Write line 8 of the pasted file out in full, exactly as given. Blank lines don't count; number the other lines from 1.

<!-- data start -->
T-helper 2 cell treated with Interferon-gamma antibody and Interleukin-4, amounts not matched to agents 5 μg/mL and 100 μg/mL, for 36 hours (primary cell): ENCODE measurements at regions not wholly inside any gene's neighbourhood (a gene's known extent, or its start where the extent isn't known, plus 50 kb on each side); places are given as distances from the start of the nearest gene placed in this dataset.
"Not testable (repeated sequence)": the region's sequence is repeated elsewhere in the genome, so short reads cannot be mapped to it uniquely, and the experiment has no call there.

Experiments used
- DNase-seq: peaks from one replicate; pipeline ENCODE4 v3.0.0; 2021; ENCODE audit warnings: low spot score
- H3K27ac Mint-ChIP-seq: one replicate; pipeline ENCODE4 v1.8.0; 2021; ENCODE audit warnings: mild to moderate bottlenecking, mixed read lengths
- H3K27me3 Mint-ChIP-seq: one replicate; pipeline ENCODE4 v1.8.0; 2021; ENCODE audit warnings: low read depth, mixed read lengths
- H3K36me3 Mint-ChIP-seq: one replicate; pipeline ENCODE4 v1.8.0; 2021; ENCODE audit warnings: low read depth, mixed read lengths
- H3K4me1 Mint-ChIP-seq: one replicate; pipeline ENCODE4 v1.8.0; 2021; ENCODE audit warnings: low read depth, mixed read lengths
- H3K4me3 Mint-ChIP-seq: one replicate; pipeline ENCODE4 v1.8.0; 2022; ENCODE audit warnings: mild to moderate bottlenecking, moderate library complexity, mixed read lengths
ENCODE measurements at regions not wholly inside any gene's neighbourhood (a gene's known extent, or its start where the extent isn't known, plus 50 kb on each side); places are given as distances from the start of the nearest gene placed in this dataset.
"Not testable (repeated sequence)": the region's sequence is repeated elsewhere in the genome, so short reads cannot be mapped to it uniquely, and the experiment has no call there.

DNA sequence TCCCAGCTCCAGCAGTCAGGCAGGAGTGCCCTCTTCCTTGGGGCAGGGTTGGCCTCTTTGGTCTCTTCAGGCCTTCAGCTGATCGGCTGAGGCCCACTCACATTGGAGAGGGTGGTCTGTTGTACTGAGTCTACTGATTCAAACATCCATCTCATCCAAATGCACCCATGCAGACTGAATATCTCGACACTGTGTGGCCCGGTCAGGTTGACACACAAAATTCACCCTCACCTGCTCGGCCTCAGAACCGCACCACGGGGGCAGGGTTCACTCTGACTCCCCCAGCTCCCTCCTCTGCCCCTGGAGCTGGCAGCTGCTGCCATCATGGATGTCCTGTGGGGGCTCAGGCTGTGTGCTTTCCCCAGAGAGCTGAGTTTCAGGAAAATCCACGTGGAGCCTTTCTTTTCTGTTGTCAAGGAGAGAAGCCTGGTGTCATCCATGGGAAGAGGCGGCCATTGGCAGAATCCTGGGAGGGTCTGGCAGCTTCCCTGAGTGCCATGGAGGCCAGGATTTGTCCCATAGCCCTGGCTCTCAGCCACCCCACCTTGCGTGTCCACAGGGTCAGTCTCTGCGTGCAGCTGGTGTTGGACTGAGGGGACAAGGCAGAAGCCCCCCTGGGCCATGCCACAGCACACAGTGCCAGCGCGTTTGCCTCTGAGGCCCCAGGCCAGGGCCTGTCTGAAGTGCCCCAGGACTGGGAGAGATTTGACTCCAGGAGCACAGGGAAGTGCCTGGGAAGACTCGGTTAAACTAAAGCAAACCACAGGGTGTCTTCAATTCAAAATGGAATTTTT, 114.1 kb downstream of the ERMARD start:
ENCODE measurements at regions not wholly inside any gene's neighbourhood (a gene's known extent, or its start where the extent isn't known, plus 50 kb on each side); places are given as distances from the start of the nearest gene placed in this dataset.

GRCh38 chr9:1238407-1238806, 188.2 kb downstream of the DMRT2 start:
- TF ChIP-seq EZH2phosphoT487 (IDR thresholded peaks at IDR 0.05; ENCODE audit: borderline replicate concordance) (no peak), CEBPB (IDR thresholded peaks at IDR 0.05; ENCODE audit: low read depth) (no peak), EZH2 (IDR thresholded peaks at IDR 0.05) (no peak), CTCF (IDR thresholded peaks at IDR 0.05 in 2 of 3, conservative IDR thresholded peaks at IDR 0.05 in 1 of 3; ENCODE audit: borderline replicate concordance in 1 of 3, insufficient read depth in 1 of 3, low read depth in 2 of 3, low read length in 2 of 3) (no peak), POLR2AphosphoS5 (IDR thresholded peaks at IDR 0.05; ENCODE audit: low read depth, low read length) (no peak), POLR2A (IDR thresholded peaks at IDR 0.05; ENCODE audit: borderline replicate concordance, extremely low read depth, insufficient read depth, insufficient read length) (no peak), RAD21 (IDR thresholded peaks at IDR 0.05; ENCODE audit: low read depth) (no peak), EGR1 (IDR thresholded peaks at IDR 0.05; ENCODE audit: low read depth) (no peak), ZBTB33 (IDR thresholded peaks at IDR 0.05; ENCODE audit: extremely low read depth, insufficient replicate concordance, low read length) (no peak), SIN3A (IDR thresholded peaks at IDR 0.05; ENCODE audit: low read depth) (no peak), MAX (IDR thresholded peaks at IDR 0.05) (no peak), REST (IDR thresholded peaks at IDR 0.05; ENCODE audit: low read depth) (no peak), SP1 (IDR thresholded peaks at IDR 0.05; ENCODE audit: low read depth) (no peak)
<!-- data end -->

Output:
- H3K4me1 Mint-ChIP-seq: one replicate; pipeline ENCODE4 v1.8.0; 2021; ENCODE audit warnings: low read depth, mixed read lengths